For the first-ever Le Mans 24-hour race in 1923, the ACO set up a 17.292-kilometer circuit in the south of the city. It took on a similar form to the track used at the A.C.F. Grand Prix two years earlier. Back then, the racing cars had to master a tight hairpin in the city district of Pontlieue, raced along the main street towards Tours, and turned back towards Le Mans in the town of Mulsanne.

The circuit layout has changed very little since that first race all those years back. In 1932, the ACO acquired land in the south-east of the city and added the “Esses” and the now infamous “Tertre Rouge” to bend around the downtown area. This reduced the total length of the circuit by about three kilometers.

A serious accident in 1955, in which 84 people were killed, resulted in further modifications to the circuit in order to put the emphasis on the safety of drivers and spectators. Run-off zones were added and the width of the track reduced. However, the “Circuit de Sarthe” has retained its high-speed character.

In the 1980’s, cars reached top speeds of over 400 km/h on the 5-kilometer “Hunaudiéres” straight. For safety reasons, two chicanes have been added over the years. But a high top speed remains the key to a quick lap in Le Mans. The average speed of cars in the LM P1 class is around 240 km/h. Cars in the GT2 are clocking average speeds of approximately 200 km/h.

Unlike in the early years, however, traction and a well-balanced set-up are now equally essential for anyone wanting to achieve quick lap times. In the winding complex after the start-finish straight, which features the famous “Dunlop” corner, the cars must remain stable. In the tight “Tertre Rouge”, “Mulsanne” and “Arnage” corners, as well as in the “Ford” chicane, a mixture of good traction and bags of engine output are required. Even today, the quick “Porsche” turns separate the winners from the losers.


June 13, 1999 will always be an important date for BMW Motorsport. This was the day the manufacturer achieved the first ever triumph at Le Mans with an open sports car. Pierluigi Martini, Yannick Dalmas and Joachim Winkelhock crossed the finish line as champions in their BMW V12 LMR at the end of the 24-hour marathon.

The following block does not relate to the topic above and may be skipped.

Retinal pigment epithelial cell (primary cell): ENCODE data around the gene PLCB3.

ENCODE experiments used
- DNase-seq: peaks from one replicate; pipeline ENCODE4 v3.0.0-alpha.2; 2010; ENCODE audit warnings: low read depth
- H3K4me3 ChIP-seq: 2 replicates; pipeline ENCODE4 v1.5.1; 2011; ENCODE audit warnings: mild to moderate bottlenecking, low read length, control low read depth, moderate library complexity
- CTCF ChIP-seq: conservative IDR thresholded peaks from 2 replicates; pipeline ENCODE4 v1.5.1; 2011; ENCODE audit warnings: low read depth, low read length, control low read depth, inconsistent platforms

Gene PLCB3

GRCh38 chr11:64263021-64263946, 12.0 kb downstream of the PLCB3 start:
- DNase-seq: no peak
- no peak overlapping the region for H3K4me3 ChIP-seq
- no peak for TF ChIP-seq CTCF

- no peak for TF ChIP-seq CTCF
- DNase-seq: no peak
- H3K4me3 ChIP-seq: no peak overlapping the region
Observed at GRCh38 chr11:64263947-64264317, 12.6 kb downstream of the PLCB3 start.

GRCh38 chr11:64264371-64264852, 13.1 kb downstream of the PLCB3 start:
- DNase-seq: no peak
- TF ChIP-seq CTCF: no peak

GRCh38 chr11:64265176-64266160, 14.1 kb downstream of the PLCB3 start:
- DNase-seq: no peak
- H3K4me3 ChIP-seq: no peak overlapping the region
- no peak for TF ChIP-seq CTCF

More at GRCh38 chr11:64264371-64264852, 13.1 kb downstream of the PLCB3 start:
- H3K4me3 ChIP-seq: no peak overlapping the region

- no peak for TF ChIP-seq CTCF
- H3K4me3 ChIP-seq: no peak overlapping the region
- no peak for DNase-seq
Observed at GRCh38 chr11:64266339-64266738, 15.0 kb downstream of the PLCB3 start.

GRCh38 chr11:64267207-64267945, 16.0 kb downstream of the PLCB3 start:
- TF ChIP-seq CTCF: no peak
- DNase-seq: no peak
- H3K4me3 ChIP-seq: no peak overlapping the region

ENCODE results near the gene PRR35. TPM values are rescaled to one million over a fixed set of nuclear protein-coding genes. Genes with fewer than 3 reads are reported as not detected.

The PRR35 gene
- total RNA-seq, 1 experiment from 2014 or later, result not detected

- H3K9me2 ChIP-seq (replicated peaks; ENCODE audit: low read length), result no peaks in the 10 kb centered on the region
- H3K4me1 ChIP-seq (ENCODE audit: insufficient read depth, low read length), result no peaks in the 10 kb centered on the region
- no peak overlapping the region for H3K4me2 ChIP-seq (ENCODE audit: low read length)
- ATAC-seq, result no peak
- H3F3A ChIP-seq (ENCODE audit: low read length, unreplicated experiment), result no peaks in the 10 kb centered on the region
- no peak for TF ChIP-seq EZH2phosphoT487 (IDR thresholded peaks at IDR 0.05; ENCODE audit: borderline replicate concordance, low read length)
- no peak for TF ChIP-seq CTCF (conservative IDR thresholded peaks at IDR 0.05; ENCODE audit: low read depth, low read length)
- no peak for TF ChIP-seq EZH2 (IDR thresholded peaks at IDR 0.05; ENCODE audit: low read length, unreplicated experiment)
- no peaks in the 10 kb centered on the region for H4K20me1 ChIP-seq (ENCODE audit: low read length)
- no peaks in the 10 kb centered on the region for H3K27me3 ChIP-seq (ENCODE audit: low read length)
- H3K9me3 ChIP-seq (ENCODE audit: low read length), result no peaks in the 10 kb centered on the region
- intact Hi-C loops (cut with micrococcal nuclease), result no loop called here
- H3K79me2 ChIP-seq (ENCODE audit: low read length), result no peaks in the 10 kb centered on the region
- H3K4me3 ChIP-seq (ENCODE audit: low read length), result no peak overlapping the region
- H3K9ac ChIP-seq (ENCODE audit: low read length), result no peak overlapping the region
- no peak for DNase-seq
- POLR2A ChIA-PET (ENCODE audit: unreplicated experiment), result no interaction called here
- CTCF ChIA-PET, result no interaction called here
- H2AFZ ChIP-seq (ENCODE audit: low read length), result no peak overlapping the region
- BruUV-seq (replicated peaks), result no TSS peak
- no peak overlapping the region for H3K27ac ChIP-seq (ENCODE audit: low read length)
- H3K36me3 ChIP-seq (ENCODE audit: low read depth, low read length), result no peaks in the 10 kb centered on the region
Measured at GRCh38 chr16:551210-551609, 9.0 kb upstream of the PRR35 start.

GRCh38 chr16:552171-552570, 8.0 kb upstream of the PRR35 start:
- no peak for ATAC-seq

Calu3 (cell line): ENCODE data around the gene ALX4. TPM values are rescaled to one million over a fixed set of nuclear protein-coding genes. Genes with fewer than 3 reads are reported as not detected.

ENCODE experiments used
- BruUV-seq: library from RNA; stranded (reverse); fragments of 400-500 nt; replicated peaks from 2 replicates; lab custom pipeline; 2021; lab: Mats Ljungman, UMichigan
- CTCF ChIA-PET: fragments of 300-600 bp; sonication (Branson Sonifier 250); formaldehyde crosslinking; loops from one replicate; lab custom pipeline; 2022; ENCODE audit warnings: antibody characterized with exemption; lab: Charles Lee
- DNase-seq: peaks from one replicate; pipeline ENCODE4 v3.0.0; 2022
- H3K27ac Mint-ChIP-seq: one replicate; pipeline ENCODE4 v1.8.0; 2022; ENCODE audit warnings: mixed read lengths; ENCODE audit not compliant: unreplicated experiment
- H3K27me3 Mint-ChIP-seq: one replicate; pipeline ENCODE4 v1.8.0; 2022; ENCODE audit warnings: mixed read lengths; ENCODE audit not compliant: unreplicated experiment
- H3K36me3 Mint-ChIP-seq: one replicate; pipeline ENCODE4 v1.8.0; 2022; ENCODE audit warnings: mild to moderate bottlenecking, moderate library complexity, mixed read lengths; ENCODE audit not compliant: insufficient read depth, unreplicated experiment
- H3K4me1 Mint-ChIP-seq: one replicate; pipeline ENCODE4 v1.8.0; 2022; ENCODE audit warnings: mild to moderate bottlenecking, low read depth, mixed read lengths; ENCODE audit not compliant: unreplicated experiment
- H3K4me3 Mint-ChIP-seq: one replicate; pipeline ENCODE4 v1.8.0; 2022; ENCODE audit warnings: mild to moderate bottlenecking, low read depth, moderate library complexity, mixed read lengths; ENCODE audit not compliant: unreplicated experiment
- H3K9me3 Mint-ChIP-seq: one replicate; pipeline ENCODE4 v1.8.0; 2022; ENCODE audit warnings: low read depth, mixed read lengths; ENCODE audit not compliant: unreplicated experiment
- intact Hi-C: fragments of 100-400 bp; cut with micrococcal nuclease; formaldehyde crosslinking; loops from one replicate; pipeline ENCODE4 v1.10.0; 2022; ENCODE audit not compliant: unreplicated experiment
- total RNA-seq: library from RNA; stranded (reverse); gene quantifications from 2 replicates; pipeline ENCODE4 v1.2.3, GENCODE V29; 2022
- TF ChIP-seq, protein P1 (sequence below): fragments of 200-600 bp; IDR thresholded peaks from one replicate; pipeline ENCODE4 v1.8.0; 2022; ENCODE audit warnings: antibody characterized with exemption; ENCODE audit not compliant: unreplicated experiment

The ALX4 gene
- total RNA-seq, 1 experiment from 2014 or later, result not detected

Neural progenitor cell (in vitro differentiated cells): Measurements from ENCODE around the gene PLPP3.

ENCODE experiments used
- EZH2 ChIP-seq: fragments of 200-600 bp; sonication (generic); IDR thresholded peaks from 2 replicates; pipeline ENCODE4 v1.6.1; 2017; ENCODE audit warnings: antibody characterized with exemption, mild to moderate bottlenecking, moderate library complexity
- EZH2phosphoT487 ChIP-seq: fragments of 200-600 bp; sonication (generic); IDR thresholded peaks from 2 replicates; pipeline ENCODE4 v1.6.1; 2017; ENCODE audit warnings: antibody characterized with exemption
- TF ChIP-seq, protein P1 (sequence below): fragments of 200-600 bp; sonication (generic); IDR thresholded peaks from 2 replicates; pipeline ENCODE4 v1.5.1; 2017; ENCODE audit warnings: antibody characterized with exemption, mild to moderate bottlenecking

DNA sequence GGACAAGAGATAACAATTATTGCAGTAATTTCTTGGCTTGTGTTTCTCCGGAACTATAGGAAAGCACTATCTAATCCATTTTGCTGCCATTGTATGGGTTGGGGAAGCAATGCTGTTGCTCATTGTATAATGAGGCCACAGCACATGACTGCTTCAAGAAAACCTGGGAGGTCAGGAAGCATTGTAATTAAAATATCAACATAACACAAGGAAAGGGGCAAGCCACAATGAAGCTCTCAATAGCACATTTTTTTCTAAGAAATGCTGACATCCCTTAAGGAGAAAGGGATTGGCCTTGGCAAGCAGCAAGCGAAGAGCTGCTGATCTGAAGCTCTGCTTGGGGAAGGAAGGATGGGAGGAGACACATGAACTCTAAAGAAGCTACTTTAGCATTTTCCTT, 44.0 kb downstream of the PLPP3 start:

BMW celebrated this victory in a year, in which the race in Le Mans probably featured a more competitive line-up than ever before. In qualifying, the BMW Motorsport drivers had to play second fiddle to rivals Toyota, but the BMW V12 LMR really came into its own over the full distance.

Even back then, the BMW Motorsport technicians had recognized that efficiency is essential in Le Mans. For that reason, the prototype was not only designed for speed, traction, reliability and downforce, but the emphasis was put on economy. Tom Kristensen (DK), JJ Lehto (FI) and Jörg Müller (DE) and the eventual winning trio benefited considerably from this approach, particularly in the early phase of the race.

Because the BMW V12 LMR could travel one lap further than the opposition on a full tank of fuel, the two LM P1 racing cars from Munich soon pulled away from the opposition – a lead they maintained right through to the finish. After the closed McLaren F1 GTR sports car had emerged victorious with the BMW V12 engine back in 1995, the further development of this engine contributed to the first overall victory for a BMW works car. By the end of the 24 hours, the winning team of Martini, Dalmas and Winkelhock had notched up 366 laps of the 13.6-kilometre circuit in their BMW V12 LMR.

In the BMW garage, there was an overwhelming feeling of delight, but also consolation: the second BMW V12 LMR with Kristensen, Lehto and Müller on board had been forced to retire after an accident with just four hours of the race remaining, after having led the field for 18 hours.

The BMW V12 LMR also made waves away from Le Mans: what the McLaren F1 GTR and its BMW V12 engine had started in the mid-1990’s in the FIA GT Championship, the prototype continued in the American Le Mans Series from 1999 onwards. Armed with the 580 bhp 6-liter V12, BMW enjoyed six victories in the ALMS in 1999 and 2000.

Schnitzer Motorsport was also responsible for the BMW V12 LMR back then. In 2010, the team returns to the scene of one of its greatest successes for BMW.